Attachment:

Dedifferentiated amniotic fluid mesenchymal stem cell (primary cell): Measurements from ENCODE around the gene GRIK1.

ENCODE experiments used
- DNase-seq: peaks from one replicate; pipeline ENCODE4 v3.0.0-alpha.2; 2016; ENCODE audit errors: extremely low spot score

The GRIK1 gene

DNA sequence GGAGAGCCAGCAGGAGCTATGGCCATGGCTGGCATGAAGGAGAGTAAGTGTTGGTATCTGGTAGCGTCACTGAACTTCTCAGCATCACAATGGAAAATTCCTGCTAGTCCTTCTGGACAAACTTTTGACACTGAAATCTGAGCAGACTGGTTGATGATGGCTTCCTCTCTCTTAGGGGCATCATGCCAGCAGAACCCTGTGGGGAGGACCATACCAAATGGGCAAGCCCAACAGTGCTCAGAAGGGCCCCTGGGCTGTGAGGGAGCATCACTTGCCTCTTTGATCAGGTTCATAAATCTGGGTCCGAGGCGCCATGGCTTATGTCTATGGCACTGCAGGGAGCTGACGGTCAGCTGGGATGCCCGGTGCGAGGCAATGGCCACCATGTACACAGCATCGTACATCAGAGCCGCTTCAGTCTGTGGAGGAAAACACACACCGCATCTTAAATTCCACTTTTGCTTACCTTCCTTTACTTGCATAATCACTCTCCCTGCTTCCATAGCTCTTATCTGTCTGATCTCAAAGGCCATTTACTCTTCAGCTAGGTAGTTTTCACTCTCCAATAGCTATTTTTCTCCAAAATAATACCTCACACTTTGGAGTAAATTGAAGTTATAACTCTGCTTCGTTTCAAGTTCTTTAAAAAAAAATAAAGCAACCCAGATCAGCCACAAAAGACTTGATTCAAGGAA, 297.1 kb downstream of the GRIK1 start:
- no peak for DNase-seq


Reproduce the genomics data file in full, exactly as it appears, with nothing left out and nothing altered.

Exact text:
Dedifferentiated amniotic fluid mesenchymal stem cell (primary cell): Measurements from ENCODE around the gene GRIK1.

ENCODE experiments used
- DNase-seq: peaks from one replicate; pipeline ENCODE4 v3.0.0-alpha.2; 2016; ENCODE audit errors: extremely low spot score

The GRIK1 gene

DNA sequence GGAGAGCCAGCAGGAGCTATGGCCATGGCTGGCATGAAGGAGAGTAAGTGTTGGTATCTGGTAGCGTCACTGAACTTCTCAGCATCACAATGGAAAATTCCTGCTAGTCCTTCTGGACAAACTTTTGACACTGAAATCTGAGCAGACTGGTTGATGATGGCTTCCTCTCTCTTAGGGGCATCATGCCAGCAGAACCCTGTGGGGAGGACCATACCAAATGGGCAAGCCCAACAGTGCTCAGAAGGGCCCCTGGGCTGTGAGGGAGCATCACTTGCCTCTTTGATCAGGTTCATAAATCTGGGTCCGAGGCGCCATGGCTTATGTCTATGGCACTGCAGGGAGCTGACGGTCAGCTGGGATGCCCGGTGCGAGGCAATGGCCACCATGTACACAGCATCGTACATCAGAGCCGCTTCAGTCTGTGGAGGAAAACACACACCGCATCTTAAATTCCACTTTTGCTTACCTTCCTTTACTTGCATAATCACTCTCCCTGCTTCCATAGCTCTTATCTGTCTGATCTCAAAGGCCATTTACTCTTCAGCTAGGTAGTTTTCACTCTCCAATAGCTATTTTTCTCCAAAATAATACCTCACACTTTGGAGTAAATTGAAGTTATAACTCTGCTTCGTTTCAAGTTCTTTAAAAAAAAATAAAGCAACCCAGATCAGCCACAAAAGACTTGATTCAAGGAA, 297.1 kb downstream of the GRIK1 start:
- no peak for DNase-seq